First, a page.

Ringing the bell on a patient’s final day of cancer treatment is a long-standing rite of passage in oncology. Although it’s meant to be a time of happiness and celebration, it can also stir up a variety of other emotions in patients, particularly those on indefinite treatment or whose cancers have persisted through many treatment cycles. The ONS Bridge session, Re-Defining The Bell: Recognizing Milestones, occurring live on Thursday, September 14, 2023, at 10:15 am ET, will provide nurses in direct patient care with a deep dive into how to celebrate and support patients along their entire cancer trajectory.
I spoke with the session’s speakers, Lindsey Zinck, MSN, RN, OCN®, NEA-BC, and Melanie Zisa, RN, BSN, OCN®, to give you an exclusive sneak peek on what to expect and insight on ways that their own clinic has redefined the bell and recognizes milestones at every step of a patient’s journey.
What made you start thinking about how ringing the bell might spark exclusionary feelings?
Zisa: Honestly, the patients’ own feedback started my thinking about the pros and cons of the bell ringing at the end of treatment. During my time as a treatment nurse in the infusion suite, many patients would say things to me like, “I’ll never get to ring the bell” or “Even though I can ring the bell, I feel bad for the patients sitting around the suite who won’t get to ring.” We were being discriminatory without that intention. Many physicians at our cancer center have always had mixed feelings about the bell ringing. As my experience in oncology grew, it was easier to see why they had these mixed emotions. I knew something had to change to help capture hope for more of our patients and staff population.
Have you seen changes in your practice since implementing new ways to celebrate patients?
Zisa: Yes, our wall mural is such a success! We decorated the pathway that patients walk through to get to the infusion chair with a beautiful wall mural titled HOPE. We have another wall mural with the bell further down the hall, but the HOPE mural brings so much additional light and happiness. My office sits adjacent to the HOPE mural, and I constantly hear patients commenting how wonderful it is. Just yesterday one lady said to our triage nurse, “I just love this; it makes me smile every time I walk by.” That was our goal.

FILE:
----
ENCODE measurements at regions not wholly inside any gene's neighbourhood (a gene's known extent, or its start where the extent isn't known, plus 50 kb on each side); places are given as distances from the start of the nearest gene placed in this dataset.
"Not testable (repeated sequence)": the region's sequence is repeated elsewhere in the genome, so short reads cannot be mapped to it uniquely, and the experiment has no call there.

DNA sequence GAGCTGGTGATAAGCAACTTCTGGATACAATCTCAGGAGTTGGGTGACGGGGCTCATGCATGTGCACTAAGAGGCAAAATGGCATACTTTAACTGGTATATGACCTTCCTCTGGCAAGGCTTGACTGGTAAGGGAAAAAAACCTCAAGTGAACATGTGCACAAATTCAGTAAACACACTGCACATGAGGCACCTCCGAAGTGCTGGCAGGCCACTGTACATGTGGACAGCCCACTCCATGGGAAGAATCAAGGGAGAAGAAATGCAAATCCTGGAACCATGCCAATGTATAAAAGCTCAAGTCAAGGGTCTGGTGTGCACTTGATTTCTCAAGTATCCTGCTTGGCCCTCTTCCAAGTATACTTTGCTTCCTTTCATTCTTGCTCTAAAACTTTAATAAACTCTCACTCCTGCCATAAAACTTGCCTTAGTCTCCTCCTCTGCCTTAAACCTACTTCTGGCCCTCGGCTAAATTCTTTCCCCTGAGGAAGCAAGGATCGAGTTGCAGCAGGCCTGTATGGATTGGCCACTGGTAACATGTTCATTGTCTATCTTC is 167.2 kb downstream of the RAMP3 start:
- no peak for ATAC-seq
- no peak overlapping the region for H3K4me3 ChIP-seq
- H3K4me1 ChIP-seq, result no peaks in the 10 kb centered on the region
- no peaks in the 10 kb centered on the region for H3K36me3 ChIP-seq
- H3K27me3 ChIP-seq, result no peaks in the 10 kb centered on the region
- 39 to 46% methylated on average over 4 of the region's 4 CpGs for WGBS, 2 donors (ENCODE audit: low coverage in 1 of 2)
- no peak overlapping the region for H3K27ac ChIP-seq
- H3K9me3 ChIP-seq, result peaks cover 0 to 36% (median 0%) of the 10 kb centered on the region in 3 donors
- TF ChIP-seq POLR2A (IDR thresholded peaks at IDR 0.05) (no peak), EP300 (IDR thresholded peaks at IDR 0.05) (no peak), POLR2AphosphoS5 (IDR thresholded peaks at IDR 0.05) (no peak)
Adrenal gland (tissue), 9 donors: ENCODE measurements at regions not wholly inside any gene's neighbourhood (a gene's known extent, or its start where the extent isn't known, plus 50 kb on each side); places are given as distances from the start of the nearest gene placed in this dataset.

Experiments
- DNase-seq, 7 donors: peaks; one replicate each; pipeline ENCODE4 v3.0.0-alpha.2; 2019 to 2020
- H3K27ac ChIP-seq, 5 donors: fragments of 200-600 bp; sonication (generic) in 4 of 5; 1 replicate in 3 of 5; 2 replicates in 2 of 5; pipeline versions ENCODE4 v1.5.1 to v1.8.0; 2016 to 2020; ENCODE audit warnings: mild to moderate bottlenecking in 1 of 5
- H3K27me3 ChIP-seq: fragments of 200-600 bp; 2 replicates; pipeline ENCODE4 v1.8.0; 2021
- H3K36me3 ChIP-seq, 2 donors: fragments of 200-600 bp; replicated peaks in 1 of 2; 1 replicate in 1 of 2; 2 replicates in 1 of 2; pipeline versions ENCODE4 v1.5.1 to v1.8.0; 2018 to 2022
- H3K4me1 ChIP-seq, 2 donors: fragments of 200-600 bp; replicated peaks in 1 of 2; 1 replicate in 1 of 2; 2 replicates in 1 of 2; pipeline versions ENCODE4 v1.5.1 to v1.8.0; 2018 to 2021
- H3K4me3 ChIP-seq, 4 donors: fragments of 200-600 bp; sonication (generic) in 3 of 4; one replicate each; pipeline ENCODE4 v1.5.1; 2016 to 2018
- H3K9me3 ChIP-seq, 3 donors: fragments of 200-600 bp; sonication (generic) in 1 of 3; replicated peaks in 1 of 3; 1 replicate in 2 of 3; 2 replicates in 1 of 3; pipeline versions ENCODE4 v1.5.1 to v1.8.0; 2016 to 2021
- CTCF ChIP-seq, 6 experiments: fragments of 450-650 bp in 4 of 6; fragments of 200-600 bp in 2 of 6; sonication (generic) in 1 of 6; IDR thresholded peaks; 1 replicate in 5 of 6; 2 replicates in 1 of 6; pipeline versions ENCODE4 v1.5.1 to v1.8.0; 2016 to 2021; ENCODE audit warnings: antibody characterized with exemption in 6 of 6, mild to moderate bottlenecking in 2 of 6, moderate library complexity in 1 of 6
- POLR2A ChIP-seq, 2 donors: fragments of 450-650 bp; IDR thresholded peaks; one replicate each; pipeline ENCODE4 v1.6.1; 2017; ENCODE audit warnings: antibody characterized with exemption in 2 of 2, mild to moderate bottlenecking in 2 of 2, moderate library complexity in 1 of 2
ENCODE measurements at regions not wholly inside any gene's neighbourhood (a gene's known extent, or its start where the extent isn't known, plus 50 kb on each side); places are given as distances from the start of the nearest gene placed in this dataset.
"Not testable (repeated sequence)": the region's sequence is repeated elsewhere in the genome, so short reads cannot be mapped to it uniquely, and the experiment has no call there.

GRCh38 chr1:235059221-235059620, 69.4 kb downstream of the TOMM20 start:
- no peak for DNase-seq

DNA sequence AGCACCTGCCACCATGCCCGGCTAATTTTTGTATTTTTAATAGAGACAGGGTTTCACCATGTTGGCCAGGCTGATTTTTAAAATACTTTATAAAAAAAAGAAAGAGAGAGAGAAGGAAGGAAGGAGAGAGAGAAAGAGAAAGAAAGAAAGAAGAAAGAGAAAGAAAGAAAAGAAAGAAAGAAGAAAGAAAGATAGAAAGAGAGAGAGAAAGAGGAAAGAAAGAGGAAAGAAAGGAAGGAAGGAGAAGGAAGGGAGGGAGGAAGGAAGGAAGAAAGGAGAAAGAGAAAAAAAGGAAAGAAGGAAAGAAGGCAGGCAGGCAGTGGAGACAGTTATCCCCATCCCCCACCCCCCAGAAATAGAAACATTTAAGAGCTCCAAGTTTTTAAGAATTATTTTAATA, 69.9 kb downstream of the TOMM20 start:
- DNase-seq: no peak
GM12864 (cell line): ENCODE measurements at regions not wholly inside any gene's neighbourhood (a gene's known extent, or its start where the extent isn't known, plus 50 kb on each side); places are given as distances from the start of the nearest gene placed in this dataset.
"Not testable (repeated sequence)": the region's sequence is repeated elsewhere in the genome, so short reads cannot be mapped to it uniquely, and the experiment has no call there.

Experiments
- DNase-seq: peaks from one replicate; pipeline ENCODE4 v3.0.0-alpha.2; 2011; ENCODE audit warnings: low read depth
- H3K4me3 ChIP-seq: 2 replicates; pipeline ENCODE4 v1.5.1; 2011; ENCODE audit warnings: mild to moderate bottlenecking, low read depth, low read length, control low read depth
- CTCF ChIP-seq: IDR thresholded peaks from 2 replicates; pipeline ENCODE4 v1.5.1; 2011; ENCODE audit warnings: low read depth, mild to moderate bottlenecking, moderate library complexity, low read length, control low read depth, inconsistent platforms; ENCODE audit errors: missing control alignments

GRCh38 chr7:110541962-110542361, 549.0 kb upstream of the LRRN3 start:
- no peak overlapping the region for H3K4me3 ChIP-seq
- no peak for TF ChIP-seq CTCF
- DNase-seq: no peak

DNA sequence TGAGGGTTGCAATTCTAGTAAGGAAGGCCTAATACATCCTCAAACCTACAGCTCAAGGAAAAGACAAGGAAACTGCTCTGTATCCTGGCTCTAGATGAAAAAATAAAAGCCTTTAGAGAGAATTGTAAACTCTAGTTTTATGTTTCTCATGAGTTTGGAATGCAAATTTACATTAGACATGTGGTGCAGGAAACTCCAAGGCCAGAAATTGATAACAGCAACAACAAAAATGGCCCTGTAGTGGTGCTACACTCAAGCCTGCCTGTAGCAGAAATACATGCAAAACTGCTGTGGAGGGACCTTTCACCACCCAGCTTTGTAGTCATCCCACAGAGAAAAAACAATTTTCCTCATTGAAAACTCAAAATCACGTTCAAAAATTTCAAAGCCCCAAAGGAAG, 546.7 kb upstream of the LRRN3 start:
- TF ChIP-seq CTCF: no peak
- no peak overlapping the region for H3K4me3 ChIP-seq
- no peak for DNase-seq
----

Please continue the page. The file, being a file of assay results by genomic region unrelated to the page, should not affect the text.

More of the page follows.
What is the most important message that you’re hoping attendees will take from your session?
Zinck: I hope attendees can find creative ways to celebrate all patients. Although the bell was a wonderful idea, we unintentionally left out an entire population of patients with cancer. The sad truth is that many patients will lose the battle with cancer, have recurrences or metastases, or develop a new cancer. People are also living on maintenance therapy with dormant cancer for many years longer than they did decades ago. So, how can we celebrate patients who are on a difficult journey every step of the way? Our new HOPE idea also allows us to include our non-oncology population who are on a very real disease journey.
What are the most common responses you get from patients who ring the bell to celebrate something other than a recovery or remission?
Zisa: Our very first patient who rang the bell post grand opening was crying happy tears because she was able to partake in this ceremony. She is not in remission or recovery but a long-term patient who is "stable" and will need treatment for the rest of her life. She was so thankful that we have made this possible to include all patient populations. Due to the new image, mural, and bell location, I am excited to see what other responses and feedback we will have in store for patients to come!
Tune in to this thought-provoking session during ONS Bridge, and learn more about ways that oncology nurses can create a care plan that supports the individual needs and journeys of their patients with these additional topics:
Caring for Patients With Physical Disabilities: Discuss cancer detection, diagnosis, and treatment for adults with disabilities and nursing strategies to ensure that patients with disabilities receive the care that they need.
The Impact of Implicit Bias on the Care of People With Cancer: Mindfully reflect on current practices and gain tangible ideas on how to improve patient care with consideration of implicit biases.
Transgender Persons With Cancer: What Can We Do Better? Get cover tools and information to confidently provide culturally sensitive nursing care to transgender people throughout the cancer care continuum.
Conversations Surrounding Fertility Preservation—How to Best Serve and Support Our Patients: Learn about conducting conversations around fertility preservation, legal and financial effects, the process of fertility preservation, and resources for patients.
ONS Bridge brings you 20 dynamic sessions, created specifically for nurses in direct patient care to improve strategies and processes so that you can give your patients the optimal care that they need and deserve. View the full schedule.
Register today to gain access to cutting-edge clinical content, available at your convenience. We hope to see you in September.